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First Aid & Emergencies

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Stopping a Nosebleed - Topic Overview

Preventing nosebleeds

After you have stopped a nosebleed, the following tips may prevent a nosebleed from happening again:

  • Avoid forceful nose-blowing.
  • Do not pick your nose.
  • Avoid lifting or straining after a nosebleed.
  • Elevate your head on pillows while sleeping.
  • Put a thin layer of a saline- or water-based nasal gel, such as NasoGel, or an antiseptic nasal cream inside your nose.
  • Do not use aspirin or other nonsteroidal anti-inflammatory drugs (NSAIDs) such as ibuprofen or naproxen for 3 to 4 days. Acetaminophen, such as Tylenol, may be used to relieve pain. Be safe with medicines. Read and follow all instructions on the label. Talk to your doctor about stopping any medicines you are currently taking.
  • Do not use nonprescription antihistamines, decongestants, or medicated nasal sprays.

Nosebleeds may develop in people who have colds or chronic hay fever symptoms (postnasal drip, sneezing, or a runny, stuffy, or itchy nose) because nasal tissues become inflamed and irritated. Using medicines may relieve the symptoms, leading to less inflammation and irritation and fewer nosebleeds. But overuse of allergy medicines may lead to nosebleeds because of their overdrying side effects. If you have a lot of nosebleeds, talk to your doctor about the proper use of cold and allergy medicines.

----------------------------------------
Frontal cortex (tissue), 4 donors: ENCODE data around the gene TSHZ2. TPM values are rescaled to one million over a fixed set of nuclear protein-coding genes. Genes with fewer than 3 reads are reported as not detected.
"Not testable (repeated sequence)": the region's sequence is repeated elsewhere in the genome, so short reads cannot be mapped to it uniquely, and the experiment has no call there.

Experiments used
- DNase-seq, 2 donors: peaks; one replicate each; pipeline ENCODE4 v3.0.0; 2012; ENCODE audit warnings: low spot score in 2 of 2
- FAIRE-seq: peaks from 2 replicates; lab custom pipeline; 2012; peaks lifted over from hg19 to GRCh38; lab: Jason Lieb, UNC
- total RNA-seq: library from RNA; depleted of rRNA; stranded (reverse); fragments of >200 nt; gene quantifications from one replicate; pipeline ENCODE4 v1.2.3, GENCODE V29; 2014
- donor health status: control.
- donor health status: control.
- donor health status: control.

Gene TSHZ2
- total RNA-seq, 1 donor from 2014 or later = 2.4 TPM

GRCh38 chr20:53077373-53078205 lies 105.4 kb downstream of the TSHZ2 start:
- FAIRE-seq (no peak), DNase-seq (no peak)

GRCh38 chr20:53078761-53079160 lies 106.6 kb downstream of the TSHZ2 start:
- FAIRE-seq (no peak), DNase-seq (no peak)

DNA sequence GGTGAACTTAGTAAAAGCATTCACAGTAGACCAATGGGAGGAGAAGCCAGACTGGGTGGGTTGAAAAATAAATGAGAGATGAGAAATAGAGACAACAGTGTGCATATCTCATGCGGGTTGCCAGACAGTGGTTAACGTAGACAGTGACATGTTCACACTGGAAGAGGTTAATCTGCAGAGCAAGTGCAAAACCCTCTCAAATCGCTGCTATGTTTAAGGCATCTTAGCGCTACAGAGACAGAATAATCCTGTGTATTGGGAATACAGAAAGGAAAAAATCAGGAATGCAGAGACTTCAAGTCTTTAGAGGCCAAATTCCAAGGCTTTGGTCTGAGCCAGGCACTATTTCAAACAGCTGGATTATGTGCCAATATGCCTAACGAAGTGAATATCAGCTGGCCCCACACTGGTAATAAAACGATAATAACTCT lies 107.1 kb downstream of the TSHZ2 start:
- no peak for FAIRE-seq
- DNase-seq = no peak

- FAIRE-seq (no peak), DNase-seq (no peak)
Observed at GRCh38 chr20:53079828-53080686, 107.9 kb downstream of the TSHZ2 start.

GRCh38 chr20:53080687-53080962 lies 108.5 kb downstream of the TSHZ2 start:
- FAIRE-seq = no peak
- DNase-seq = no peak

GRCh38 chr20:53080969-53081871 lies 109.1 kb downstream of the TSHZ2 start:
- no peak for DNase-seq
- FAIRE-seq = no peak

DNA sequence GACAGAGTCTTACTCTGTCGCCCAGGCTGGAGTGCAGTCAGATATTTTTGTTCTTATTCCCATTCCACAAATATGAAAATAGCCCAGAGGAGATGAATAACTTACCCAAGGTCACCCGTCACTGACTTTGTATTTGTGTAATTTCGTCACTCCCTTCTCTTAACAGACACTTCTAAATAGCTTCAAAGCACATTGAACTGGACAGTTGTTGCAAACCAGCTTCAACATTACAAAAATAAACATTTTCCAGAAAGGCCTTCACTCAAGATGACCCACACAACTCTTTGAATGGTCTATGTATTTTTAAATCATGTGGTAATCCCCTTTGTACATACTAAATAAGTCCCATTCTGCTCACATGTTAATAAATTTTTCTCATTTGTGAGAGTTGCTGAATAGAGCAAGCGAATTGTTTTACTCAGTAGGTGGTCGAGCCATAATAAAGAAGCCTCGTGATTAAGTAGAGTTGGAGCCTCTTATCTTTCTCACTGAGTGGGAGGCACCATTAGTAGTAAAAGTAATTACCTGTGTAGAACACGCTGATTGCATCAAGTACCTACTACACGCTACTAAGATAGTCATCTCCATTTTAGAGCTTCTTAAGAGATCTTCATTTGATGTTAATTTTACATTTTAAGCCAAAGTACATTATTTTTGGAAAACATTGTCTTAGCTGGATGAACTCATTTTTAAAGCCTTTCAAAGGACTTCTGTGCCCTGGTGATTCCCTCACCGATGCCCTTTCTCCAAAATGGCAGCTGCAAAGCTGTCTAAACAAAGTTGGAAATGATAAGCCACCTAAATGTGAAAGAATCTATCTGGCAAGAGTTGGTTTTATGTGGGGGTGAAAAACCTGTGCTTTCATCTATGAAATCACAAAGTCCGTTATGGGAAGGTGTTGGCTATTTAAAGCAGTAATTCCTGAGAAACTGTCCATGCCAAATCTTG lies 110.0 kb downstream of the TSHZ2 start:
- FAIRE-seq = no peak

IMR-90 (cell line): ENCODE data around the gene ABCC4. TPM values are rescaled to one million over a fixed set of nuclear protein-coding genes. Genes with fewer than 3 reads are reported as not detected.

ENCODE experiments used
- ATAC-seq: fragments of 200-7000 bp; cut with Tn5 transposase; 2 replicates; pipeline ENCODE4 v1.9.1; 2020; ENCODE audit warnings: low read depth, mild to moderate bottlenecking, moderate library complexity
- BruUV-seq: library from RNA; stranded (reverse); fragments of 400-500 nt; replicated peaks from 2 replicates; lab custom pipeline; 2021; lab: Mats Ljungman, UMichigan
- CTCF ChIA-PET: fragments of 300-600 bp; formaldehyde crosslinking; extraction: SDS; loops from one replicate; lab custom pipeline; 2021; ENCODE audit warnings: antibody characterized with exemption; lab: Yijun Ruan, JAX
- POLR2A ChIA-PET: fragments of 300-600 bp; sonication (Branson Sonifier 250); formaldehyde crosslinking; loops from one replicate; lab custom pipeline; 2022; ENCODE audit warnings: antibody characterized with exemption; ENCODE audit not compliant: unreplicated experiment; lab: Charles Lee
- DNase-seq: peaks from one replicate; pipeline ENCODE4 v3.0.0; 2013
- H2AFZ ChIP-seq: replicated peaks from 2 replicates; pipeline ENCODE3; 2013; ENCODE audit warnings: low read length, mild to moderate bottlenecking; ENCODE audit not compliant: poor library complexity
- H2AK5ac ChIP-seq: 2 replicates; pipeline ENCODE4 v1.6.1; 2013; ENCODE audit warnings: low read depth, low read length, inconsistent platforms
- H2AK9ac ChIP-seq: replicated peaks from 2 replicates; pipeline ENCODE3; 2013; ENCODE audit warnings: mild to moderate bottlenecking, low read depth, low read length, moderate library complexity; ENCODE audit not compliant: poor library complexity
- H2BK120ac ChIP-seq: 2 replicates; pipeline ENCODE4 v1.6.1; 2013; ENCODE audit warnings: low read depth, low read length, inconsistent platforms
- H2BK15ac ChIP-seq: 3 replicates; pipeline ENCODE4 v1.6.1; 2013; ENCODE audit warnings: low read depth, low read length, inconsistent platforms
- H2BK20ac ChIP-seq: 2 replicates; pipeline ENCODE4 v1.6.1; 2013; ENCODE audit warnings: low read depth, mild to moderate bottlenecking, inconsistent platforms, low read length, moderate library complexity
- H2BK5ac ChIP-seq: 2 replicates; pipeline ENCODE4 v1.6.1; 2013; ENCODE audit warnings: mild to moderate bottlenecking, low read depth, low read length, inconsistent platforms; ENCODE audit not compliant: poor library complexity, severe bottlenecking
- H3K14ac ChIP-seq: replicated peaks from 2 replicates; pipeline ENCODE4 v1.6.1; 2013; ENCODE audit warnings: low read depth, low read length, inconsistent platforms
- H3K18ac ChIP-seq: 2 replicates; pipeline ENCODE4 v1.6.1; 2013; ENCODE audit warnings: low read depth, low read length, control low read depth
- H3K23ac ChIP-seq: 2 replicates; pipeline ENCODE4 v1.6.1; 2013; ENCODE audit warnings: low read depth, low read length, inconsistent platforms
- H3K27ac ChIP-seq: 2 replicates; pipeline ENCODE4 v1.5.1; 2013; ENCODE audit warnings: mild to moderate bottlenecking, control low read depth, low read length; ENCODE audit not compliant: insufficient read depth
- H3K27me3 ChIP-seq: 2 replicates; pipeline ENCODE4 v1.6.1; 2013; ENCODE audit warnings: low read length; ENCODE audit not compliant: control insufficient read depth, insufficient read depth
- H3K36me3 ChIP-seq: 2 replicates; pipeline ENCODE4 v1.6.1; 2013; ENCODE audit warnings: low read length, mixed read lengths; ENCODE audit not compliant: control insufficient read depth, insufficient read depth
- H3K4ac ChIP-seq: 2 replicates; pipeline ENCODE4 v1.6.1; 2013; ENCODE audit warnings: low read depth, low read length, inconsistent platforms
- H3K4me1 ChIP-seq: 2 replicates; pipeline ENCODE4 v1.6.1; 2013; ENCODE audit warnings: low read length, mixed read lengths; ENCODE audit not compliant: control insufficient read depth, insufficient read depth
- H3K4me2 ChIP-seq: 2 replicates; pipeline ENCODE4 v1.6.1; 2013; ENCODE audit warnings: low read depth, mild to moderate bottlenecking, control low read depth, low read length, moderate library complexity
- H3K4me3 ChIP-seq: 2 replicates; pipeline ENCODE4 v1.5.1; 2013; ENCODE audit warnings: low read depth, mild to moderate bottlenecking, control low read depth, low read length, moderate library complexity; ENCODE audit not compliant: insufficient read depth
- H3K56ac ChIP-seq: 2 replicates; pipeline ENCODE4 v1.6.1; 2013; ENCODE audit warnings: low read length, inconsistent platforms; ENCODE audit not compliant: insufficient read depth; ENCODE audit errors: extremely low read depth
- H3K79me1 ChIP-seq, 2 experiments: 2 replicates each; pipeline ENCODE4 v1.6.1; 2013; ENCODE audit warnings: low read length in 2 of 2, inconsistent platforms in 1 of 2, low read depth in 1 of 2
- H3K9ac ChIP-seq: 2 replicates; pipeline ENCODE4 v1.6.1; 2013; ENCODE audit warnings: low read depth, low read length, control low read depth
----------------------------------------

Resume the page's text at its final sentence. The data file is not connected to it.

If you are helping someone else stop a nosebleed, avoid touching the other person's blood. Use gloves, if available, or layers of fabric or a plastic bag to protect yourself.

WebMD Medical Reference from Healthwise

Last Updated: August 07, 2014
This information is not intended to replace the advice of a doctor. Healthwise disclaims any liability for the decisions you make based on this information.
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